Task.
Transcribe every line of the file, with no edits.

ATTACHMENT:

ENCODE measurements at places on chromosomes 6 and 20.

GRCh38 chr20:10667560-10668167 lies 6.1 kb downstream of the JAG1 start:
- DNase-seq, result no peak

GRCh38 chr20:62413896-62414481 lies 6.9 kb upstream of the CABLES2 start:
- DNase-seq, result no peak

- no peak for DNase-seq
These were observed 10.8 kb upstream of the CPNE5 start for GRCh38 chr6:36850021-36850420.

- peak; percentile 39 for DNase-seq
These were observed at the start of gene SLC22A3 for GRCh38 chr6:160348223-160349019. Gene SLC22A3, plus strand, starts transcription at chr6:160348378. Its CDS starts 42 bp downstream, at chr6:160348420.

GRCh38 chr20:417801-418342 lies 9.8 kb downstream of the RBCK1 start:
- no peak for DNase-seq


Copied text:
ENCODE measurements at places on chromosomes 6 and 20.

GRCh38 chr20:10667560-10668167 lies 6.1 kb downstream of the JAG1 start:
- DNase-seq, result no peak

GRCh38 chr20:62413896-62414481 lies 6.9 kb upstream of the CABLES2 start:
- DNase-seq, result no peak

- no peak for DNase-seq
These were observed 10.8 kb upstream of the CPNE5 start for GRCh38 chr6:36850021-36850420.

- peak; percentile 39 for DNase-seq
These were observed at the start of gene SLC22A3 for GRCh38 chr6:160348223-160349019. Gene SLC22A3, plus strand, starts transcription at chr6:160348378. Its CDS starts 42 bp downstream, at chr6:160348420.

GRCh38 chr20:417801-418342 lies 9.8 kb downstream of the RBCK1 start:
- no peak for DNase-seq